17. National parks. Get back to nature in Bulgaria’s national parks. These include the ancient Bailusheva pine forests and limestone rocks in Pirin National Park, the seven lakes and 10th-century monastery in Rila National Park, and the Raiskoto Praskalo waterfall, the highest in the Balkan peninsula (www.bulgariannationalparks.org).
18. Plovdiv’s old city. Bulgaria’s second-largest city is divided by the Maritsa River. Get lost around the narrow cobbled streets and quaint houses, and visit the Roman Amphitheatre. The hub of the new city is the lively pedestrianised ulitsa Alexander Batemberg, with shops, cafés and galleries.
19. Rila Monastery. Be fascinated by the vast collection of murals, woodcarvings, old weapons and bibles written on parchment at Rila Monastery, 121km (75 miles) from Sofia. Fire has destroyed most of the early 10th-century architecture, and the present buildings date from the 19th century, with the exception of the 14th-century Khrelio’s Tower.
20. Roman Thermae in Varna. Located in the territory of the ancient city Odessos, the magnificent roman baths in Varna are a relic of Roman legacy in Bulgaria. Visit the well-preserved baths, the largest Roman public building in Bulgaria, and then wander through the seaside city of Varna for sweeping views of the Black Sea and endless historical landmarks.
21. Saddle up. Horse riding has traditionally been popular in Bulgaria; possible itineraries include the Danube Valley, the Balkan, Rila and Stara Planina mountains and the Valley of Roses.
22. Sample the folklore. Bulgaria’s traditional music festivals are an important part of Bulgarian rural life. Pirin Pee festival features the famous Pirin Folk Ensemble, a major group based in Blagoevgrad.
23. Ski the slopes. Quaint Bansko (www.banskoski.com) is the newest ski area, set in a historical town at the foot of the Pirin Mountains; Pamporovo (www.pamporovoresort.com), in the Rhodopi range, is Europe’s southernmost ski resort; and Borovets (www.borovets-bg.com), in the Rila Mountains, is Bulgaria’s oldest and largest mountain resort.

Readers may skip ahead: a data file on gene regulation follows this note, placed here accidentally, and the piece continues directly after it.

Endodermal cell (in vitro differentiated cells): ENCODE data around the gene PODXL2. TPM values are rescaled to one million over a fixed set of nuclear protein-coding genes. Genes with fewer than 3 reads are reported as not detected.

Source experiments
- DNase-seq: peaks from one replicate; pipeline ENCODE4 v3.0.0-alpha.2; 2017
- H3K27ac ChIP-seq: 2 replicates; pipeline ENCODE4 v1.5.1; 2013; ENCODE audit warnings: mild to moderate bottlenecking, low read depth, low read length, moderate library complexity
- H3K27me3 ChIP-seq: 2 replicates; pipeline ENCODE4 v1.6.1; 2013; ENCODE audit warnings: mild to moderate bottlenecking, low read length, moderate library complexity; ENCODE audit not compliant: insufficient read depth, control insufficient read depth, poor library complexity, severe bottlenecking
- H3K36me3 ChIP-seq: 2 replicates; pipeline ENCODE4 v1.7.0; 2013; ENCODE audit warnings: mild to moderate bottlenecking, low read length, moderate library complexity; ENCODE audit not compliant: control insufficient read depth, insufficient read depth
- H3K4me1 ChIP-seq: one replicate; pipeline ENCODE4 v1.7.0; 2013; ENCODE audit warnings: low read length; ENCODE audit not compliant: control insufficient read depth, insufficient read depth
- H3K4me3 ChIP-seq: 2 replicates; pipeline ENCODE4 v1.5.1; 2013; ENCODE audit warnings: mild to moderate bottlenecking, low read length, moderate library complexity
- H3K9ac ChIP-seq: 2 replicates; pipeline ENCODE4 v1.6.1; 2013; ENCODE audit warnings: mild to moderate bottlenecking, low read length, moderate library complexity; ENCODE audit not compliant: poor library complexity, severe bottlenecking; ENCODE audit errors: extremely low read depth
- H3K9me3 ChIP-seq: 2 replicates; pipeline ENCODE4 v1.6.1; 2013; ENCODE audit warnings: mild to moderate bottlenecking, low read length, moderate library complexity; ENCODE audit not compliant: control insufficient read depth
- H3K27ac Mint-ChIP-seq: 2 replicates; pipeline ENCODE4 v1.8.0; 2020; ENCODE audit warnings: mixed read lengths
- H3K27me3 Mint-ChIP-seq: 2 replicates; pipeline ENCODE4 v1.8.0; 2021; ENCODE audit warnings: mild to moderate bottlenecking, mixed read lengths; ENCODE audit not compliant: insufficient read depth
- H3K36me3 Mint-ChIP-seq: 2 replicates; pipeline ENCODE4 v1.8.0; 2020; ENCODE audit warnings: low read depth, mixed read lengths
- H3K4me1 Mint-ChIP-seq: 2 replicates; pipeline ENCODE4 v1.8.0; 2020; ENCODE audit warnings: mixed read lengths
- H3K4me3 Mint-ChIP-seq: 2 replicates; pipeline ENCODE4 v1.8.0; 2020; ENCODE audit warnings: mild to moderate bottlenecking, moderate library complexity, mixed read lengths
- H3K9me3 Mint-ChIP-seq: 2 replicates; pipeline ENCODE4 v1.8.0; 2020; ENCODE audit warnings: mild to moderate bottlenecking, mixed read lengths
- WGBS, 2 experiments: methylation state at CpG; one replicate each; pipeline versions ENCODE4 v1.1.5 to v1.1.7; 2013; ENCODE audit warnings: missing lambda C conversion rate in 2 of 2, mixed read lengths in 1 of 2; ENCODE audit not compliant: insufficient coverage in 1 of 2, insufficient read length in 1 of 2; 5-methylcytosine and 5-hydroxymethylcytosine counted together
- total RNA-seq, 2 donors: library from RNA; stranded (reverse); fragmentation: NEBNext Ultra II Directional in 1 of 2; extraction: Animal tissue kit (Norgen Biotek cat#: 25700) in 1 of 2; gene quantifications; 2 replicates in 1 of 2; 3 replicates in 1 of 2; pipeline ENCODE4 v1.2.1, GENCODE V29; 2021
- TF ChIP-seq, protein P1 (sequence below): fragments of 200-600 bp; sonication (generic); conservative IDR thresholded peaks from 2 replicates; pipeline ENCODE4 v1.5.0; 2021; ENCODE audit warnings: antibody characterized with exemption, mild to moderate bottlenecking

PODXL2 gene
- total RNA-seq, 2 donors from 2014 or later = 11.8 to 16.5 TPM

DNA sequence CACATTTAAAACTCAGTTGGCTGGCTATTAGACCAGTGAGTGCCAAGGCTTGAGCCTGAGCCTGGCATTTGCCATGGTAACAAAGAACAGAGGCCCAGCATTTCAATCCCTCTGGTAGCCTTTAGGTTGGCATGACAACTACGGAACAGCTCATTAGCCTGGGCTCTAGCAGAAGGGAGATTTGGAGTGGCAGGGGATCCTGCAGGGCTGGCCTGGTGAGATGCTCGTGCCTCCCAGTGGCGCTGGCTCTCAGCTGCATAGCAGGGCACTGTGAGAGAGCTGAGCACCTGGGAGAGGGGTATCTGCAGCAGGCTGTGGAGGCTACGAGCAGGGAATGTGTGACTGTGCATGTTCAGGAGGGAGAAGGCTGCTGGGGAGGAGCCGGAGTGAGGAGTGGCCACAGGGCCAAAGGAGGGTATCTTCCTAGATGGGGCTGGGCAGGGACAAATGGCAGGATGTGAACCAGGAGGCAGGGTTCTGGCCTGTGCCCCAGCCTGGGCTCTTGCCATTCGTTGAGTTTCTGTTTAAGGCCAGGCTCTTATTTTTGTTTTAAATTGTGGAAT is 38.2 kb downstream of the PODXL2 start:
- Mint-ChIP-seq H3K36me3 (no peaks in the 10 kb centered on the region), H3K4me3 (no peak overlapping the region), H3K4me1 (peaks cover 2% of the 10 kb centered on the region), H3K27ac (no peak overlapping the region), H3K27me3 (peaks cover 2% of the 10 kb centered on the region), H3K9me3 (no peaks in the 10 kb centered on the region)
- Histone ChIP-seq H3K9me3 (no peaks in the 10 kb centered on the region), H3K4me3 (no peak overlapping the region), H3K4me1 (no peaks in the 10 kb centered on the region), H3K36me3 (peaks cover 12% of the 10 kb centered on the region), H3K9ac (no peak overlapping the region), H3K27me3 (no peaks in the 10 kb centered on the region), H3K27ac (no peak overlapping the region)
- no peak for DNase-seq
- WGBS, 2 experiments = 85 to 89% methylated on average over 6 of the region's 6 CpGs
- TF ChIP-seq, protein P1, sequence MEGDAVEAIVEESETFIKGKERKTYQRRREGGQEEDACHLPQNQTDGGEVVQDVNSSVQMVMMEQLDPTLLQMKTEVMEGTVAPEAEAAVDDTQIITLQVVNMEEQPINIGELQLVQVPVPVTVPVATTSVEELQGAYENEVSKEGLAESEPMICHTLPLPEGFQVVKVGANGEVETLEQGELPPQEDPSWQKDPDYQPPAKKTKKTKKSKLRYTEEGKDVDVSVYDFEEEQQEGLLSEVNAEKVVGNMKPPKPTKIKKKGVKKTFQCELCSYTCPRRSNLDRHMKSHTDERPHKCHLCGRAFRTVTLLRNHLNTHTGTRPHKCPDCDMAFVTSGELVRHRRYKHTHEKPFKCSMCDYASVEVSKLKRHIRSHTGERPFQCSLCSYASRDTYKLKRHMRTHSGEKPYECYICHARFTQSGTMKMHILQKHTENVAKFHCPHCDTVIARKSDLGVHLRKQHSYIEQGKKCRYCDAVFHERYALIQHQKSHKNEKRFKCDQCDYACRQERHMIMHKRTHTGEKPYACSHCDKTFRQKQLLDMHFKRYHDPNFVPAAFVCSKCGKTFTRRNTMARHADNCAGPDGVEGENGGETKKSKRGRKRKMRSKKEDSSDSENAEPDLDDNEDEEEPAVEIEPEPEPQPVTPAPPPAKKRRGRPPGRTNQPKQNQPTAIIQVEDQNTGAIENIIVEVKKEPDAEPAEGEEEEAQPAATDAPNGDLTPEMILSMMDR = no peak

24. Sofia architecture. Discover the Greek, Roman, Byzantine and Turkish architectural styles of the capital, Sofia, boasting museums, churches, art galleries and opera houses. The stunning gold-leaf domed Nevski Memorial Church is the most famous sight, with the sixth-century St Sofia and the Museum of archaeology nearby.
25. Swim in the Black Sea. Bulgaria has over 370km (232 miles) of glorious coastline with sandy beaches. Try busy resorts Sunny Beach and Golden Sands, picturesque Albena, historical Nesebar, the cultural and historical city of Varna, or the Mediterranean ambience of port city Bourgas.
26. Trigrad Gorge. Spectacular Trigrad Gorge is in the Rhodope Mountains close to the town of Trigrad in Southern Bulgaria, and is flanked by walls rising to 250m (820ft). One of the most popular sites at the gorge is Devil’s Throat Cave which formed when layers of the mountain collapsed. From here, visitors can travel through a manmade tunnel to see the highest underground waterfalls in Europe which cascade 42m (138ft) into the abyss below. Nearby is the famous Haramiiska Cave where archaeologists discovered evidence of human habitation dating back over 4,000 years. There are over 150 other caves in the region and the area is popular with rock climbers; numerous companies provide guides and tuition. The region is also popular with birdwatchers who come to see Pallid swifts, Crag martins, Rock Partridges and the rare Wallcreeper.
27. Valley of the Thracian Kings. Stroll amongst the ancient burial mounds in the valley of Kazanluk. As well as the famous Kazanluk tomb there are interesting tombs at the villages of Krun, Muglizh, the Koprinka Dam and many others.
28. Veliko Turnovo. Visit the ancient museum town of Veliko Turnovo, capital of the Second Bulgarian Empire (1187-1393), situated on three hills circled by the River Yantra. It contains extraordinary collections of historic works of art, including church relics.
And many more fun things to do. Just come and enjoy!